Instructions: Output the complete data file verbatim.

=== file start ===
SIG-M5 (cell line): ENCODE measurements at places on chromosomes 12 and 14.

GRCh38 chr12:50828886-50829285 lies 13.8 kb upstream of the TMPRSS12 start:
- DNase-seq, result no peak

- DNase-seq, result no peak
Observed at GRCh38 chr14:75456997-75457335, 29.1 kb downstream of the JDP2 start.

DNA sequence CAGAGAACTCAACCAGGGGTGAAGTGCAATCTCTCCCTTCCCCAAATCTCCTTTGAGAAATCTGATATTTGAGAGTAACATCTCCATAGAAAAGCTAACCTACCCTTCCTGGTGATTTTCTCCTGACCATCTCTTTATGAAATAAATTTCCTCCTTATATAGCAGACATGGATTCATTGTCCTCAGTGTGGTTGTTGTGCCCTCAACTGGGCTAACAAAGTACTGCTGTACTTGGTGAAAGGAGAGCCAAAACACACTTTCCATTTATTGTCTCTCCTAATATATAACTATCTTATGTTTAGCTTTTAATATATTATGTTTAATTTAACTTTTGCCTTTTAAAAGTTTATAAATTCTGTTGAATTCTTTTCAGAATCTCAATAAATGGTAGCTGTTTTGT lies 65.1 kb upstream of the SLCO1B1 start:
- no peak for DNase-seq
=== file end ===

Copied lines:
SIG-M5 (cell line): ENCODE measurements at places on chromosomes 12 and 14.

GRCh38 chr12:50828886-50829285 lies 13.8 kb upstream of the TMPRSS12 start:
- DNase-seq, result no peak

- DNase-seq, result no peak
Observed at GRCh38 chr14:75456997-75457335, 29.1 kb downstream of the JDP2 start.

DNA sequence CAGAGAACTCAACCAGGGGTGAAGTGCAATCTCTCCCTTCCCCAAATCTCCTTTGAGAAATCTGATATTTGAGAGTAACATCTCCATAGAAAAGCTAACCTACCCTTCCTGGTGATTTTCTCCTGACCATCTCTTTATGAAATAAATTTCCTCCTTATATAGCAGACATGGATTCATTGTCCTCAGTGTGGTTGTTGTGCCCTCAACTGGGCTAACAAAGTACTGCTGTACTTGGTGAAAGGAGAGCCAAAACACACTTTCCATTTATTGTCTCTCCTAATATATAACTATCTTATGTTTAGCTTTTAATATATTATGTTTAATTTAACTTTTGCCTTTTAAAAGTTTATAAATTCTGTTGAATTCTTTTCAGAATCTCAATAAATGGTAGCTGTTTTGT lies 65.1 kb upstream of the SLCO1B1 start:
- no peak for DNase-seq